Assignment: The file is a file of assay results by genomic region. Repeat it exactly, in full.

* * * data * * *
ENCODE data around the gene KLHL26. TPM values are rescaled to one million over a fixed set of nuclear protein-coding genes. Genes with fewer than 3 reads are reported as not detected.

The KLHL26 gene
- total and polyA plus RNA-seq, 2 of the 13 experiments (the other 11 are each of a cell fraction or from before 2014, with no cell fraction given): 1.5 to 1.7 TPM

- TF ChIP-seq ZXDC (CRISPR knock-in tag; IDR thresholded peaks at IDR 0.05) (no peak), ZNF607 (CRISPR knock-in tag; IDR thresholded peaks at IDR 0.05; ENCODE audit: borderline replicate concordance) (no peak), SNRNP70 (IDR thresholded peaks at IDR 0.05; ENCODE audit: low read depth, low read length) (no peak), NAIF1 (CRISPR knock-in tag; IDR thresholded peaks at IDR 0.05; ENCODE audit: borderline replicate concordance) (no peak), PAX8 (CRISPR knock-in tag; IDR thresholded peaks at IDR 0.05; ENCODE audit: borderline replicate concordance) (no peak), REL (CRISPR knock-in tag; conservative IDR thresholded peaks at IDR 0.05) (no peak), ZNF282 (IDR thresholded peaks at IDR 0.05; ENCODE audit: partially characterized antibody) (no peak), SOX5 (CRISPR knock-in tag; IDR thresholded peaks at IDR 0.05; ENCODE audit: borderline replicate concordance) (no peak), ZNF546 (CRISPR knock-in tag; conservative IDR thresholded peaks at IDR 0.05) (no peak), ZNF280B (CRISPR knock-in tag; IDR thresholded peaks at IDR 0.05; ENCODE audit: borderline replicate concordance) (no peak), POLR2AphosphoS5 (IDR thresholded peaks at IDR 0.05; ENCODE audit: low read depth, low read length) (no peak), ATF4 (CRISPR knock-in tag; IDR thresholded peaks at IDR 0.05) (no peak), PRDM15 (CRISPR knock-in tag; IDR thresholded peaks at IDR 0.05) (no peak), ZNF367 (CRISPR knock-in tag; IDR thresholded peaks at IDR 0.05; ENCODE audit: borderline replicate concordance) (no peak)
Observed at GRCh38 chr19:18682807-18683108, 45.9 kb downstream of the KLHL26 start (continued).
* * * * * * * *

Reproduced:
ENCODE data around the gene KLHL26. TPM values are rescaled to one million over a fixed set of nuclear protein-coding genes. Genes with fewer than 3 reads are reported as not detected.

The KLHL26 gene
- total and polyA plus RNA-seq, 2 of the 13 experiments (the other 11 are each of a cell fraction or from before 2014, with no cell fraction given): 1.5 to 1.7 TPM

- TF ChIP-seq ZXDC (CRISPR knock-in tag; IDR thresholded peaks at IDR 0.05) (no peak), ZNF607 (CRISPR knock-in tag; IDR thresholded peaks at IDR 0.05; ENCODE audit: borderline replicate concordance) (no peak), SNRNP70 (IDR thresholded peaks at IDR 0.05; ENCODE audit: low read depth, low read length) (no peak), NAIF1 (CRISPR knock-in tag; IDR thresholded peaks at IDR 0.05; ENCODE audit: borderline replicate concordance) (no peak), PAX8 (CRISPR knock-in tag; IDR thresholded peaks at IDR 0.05; ENCODE audit: borderline replicate concordance) (no peak), REL (CRISPR knock-in tag; conservative IDR thresholded peaks at IDR 0.05) (no peak), ZNF282 (IDR thresholded peaks at IDR 0.05; ENCODE audit: partially characterized antibody) (no peak), SOX5 (CRISPR knock-in tag; IDR thresholded peaks at IDR 0.05; ENCODE audit: borderline replicate concordance) (no peak), ZNF546 (CRISPR knock-in tag; conservative IDR thresholded peaks at IDR 0.05) (no peak), ZNF280B (CRISPR knock-in tag; IDR thresholded peaks at IDR 0.05; ENCODE audit: borderline replicate concordance) (no peak), POLR2AphosphoS5 (IDR thresholded peaks at IDR 0.05; ENCODE audit: low read depth, low read length) (no peak), ATF4 (CRISPR knock-in tag; IDR thresholded peaks at IDR 0.05) (no peak), PRDM15 (CRISPR knock-in tag; IDR thresholded peaks at IDR 0.05) (no peak), ZNF367 (CRISPR knock-in tag; IDR thresholded peaks at IDR 0.05; ENCODE audit: borderline replicate concordance) (no peak)
Observed at GRCh38 chr19:18682807-18683108, 45.9 kb downstream of the KLHL26 start (continued).